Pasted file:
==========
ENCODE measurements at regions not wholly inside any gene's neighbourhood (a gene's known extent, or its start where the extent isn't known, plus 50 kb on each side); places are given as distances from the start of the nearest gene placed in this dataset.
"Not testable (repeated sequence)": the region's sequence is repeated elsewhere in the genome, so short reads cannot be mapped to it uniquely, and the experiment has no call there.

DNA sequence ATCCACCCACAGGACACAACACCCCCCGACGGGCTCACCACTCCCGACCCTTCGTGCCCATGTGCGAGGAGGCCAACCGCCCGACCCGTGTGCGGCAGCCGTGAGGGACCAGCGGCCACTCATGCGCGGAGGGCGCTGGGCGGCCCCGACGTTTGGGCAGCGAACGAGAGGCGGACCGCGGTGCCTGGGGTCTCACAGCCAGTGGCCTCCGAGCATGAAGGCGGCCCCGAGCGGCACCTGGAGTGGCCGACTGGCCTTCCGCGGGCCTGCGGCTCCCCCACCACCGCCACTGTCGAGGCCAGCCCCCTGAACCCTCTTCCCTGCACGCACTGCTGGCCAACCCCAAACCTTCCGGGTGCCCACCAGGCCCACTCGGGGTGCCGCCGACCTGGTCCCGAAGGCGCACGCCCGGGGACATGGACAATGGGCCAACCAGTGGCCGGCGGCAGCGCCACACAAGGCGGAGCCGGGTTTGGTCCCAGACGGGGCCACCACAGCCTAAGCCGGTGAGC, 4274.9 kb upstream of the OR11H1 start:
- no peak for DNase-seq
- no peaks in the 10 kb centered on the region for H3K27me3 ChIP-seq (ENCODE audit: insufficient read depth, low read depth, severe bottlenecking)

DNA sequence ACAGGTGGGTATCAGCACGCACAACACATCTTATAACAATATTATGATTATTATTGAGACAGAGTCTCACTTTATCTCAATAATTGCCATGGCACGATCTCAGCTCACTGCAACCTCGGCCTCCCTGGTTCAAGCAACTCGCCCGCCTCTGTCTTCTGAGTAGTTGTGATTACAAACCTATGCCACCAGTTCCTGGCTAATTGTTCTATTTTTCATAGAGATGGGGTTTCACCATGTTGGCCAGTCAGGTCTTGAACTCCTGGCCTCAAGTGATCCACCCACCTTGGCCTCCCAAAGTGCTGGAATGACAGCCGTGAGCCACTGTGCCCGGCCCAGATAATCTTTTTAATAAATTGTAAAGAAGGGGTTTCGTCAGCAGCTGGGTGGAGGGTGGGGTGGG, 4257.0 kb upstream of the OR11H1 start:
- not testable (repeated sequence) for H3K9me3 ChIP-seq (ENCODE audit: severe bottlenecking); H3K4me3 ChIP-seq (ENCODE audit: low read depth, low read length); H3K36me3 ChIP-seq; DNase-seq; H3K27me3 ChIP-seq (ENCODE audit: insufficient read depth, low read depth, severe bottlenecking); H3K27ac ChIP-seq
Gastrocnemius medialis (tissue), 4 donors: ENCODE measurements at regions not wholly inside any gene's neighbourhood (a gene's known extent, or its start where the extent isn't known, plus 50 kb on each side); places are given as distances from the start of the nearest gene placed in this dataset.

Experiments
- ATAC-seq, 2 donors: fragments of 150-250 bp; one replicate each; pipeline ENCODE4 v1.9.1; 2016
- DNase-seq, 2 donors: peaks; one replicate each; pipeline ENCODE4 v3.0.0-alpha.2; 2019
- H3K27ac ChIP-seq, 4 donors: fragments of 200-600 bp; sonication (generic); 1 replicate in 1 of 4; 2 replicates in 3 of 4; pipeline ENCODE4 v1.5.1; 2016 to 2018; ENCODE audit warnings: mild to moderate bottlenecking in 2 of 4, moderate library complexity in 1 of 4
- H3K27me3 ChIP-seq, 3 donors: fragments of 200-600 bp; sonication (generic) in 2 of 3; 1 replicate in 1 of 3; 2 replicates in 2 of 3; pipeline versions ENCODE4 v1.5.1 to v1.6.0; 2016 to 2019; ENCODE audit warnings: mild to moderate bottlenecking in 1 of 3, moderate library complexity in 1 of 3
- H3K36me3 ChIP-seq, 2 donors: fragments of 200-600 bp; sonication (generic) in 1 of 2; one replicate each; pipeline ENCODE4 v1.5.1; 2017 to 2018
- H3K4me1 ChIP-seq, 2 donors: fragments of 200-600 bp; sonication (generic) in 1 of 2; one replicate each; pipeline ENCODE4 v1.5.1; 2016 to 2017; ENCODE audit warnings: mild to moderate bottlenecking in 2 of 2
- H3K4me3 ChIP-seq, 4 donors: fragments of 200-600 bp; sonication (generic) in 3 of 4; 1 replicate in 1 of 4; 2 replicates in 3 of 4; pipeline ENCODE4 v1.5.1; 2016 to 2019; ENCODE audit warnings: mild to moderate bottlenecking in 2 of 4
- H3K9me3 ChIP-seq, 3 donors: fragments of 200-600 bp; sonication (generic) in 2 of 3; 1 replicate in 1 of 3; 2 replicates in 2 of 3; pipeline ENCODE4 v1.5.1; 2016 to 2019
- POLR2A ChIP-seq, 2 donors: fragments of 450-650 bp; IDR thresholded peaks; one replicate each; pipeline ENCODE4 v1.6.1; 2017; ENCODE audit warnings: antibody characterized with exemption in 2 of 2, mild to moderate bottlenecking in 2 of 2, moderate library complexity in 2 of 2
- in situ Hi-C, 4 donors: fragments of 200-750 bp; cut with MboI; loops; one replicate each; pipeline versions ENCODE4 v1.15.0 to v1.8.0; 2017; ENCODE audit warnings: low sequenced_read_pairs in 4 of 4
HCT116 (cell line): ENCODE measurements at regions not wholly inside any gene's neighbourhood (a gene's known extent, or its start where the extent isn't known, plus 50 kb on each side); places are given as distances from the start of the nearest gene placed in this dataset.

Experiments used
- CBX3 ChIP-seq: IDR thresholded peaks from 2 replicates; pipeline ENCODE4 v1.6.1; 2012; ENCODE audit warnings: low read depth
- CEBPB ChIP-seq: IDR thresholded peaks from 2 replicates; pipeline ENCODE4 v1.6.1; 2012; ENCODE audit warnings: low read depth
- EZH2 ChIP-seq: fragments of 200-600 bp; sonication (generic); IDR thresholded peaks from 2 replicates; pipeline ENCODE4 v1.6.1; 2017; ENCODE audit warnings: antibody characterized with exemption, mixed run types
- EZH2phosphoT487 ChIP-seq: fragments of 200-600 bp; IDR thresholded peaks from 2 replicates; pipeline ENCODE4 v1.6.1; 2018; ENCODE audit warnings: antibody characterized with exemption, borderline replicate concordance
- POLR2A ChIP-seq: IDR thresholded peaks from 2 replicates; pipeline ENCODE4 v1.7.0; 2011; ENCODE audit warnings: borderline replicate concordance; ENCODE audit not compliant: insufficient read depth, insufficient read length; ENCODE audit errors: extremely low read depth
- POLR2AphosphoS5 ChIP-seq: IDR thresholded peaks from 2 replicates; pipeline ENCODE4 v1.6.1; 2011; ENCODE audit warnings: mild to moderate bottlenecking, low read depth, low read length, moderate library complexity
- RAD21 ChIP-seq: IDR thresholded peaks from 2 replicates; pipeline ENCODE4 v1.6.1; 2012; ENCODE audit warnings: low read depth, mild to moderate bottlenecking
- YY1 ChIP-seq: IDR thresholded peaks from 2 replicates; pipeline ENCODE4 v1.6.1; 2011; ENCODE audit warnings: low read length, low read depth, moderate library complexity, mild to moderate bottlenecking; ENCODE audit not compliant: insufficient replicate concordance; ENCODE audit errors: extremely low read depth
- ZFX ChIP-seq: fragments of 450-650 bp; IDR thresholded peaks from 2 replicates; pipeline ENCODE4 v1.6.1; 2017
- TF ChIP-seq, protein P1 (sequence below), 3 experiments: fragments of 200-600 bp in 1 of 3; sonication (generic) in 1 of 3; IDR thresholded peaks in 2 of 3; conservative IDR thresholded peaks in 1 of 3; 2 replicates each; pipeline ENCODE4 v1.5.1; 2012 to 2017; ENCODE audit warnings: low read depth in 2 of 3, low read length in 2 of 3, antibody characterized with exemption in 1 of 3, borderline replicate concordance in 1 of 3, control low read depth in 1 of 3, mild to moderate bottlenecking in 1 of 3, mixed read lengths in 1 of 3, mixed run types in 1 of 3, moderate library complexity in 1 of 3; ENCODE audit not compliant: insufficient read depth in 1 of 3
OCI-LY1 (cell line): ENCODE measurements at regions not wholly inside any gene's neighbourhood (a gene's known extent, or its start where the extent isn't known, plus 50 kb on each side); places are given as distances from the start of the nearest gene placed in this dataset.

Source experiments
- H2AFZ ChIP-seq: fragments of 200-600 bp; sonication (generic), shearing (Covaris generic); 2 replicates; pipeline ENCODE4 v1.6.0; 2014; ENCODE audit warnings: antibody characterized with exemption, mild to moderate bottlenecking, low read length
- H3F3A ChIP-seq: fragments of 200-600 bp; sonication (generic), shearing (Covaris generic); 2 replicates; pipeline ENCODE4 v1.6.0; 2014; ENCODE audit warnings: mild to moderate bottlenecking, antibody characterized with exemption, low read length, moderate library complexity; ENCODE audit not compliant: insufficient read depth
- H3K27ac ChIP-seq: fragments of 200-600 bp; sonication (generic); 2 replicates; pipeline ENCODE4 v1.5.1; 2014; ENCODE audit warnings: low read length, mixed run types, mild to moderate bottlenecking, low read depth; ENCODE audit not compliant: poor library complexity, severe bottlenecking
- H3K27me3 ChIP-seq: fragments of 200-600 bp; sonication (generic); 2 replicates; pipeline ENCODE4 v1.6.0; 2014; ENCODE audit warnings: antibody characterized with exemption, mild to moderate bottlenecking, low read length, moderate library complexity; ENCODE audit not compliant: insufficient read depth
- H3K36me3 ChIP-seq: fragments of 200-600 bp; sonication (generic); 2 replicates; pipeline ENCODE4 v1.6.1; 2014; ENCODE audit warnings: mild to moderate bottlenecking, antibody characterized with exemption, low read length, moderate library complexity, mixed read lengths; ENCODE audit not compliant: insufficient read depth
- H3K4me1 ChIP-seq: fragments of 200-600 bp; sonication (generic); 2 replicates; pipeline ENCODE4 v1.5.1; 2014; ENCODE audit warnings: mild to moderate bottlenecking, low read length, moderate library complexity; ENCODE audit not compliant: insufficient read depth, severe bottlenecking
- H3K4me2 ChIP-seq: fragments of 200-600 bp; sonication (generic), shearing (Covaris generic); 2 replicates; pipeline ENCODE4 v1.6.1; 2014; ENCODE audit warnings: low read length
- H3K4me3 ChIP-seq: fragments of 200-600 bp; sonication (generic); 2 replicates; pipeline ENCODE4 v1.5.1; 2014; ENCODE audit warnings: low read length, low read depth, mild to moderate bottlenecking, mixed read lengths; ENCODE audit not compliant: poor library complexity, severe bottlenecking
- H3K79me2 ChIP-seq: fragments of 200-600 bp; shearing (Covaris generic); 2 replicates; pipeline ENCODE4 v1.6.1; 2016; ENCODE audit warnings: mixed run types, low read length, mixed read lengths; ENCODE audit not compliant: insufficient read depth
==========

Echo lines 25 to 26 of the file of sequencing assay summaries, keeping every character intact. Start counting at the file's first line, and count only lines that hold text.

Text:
- EZH2phosphoT487 ChIP-seq: fragments of 200-600 bp; IDR thresholded peaks from 2 replicates; pipeline ENCODE4 v1.6.1; 2018; ENCODE audit warnings: antibody characterized with exemption, borderline replicate concordance
- POLR2A ChIP-seq: IDR thresholded peaks from 2 replicates; pipeline ENCODE4 v1.7.0; 2011; ENCODE audit warnings: borderline replicate concordance; ENCODE audit not compliant: insufficient read depth, insufficient read length; ENCODE audit errors: extremely low read depth